Voting is a fundamental right of our democracy. The decisions made on school boards, city halls, at the state legislature and the United States Congress impact the lives of all South Dakotans. And while there are so many ways to influence our elected officials, there is only one way to determine who those officials will be: by voting.

On Tuesday, voters will decide which candidates will represent us for the next few years. I’m excited to cast my ballot; I hope you are, too.

South Dakota is fortunate that we don’t have extreme voting laws that have disenfranchised voters around this country. Though we could improve our voter ID process, move registration online and expand polling locations, our current voting laws are a good start. It would be a shame if we allowed our voter registration laws to become a vehicle for voter intimidation and disenfranchisement, rather than a simple set of guidelines for eligible voters.

Still, from knowing where your polling place is to knowing what kind of identification to bring, finding the right information to vote can be difficult. And what happens if technical difficulties arise? Polling stations in eight counties using the state’s electronic poll book systems were hit by computer glitches during the primary election in June causing some people to be unable to vote or delayed in voting. In Rapid City, some voters were even turned away from their polling places as officials tried to rectify the problem.

Because nothing is more sacred to our democracy than the fundamental right to vote, South Dakota should be doing everything in its power to encourage participation from all eligible voters. Elections are central to our democracy, to our institutions and to our government’s legitimacy. Whether you’re a Republican or a Democrat, a liberal or a conservative, you should want a fair system.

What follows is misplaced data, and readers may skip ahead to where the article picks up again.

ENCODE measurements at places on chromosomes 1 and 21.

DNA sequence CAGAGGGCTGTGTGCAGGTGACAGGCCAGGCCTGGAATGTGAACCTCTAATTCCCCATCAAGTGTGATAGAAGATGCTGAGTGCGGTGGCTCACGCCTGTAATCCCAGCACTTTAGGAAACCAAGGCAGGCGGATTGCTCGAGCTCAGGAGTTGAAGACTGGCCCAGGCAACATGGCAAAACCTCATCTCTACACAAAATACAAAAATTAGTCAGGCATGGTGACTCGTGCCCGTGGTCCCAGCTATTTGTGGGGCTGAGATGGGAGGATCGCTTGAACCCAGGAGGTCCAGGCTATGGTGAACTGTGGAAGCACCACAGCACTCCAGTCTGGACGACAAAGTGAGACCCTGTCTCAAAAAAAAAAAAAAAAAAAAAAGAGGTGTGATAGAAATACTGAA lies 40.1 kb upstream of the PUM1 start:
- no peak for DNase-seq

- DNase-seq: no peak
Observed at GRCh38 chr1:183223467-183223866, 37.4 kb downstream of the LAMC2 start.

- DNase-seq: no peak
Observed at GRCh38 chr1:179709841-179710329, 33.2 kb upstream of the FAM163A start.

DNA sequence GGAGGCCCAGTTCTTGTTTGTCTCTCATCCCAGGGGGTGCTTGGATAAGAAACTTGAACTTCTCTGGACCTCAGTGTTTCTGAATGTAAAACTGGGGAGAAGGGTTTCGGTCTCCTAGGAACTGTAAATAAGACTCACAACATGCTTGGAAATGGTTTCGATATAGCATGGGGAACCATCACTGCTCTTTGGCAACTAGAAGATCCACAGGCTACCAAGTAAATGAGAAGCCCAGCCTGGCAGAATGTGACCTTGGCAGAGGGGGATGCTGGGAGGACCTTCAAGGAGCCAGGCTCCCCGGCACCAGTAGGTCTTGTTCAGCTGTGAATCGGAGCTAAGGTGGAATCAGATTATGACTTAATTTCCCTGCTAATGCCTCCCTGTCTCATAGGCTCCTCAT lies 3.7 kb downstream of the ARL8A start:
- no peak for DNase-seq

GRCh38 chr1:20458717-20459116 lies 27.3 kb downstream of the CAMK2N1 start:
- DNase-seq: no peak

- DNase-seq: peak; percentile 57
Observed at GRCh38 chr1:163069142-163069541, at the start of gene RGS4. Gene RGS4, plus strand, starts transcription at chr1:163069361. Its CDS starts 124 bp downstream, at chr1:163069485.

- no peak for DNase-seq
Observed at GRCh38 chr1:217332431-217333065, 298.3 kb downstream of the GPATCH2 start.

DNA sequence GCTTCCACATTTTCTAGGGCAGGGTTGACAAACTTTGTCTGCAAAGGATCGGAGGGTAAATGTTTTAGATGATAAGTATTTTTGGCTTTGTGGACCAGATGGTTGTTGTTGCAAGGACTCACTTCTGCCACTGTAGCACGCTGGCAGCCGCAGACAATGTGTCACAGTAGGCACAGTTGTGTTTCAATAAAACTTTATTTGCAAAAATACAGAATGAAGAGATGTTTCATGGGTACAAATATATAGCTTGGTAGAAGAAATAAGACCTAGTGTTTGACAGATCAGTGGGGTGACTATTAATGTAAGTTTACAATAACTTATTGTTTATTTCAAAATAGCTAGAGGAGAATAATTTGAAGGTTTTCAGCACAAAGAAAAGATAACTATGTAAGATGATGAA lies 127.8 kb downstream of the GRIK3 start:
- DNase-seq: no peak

The American Civil Liberties Union has a long history of helping voters understand and exercise their rights. We have been at the forefront of the fight against voter suppression as well as the movement to allow new voter access and will continue to do so after the election next week and beyond. The ACLU of South Dakota will be available to all South Dakotans on Election Day to ensure our voting processes across the state are fair and open to all. If you encounter any issues on Election Day, you can call 605-368-0644 and we will do everything in our power to make sure your eligible vote is counted.

Empowering every American with the correct information to exercise their right to vote is crucial to a transparent and equal democracy.

See you at the polls.

Article originally appeared on the Capital Journal. 

 

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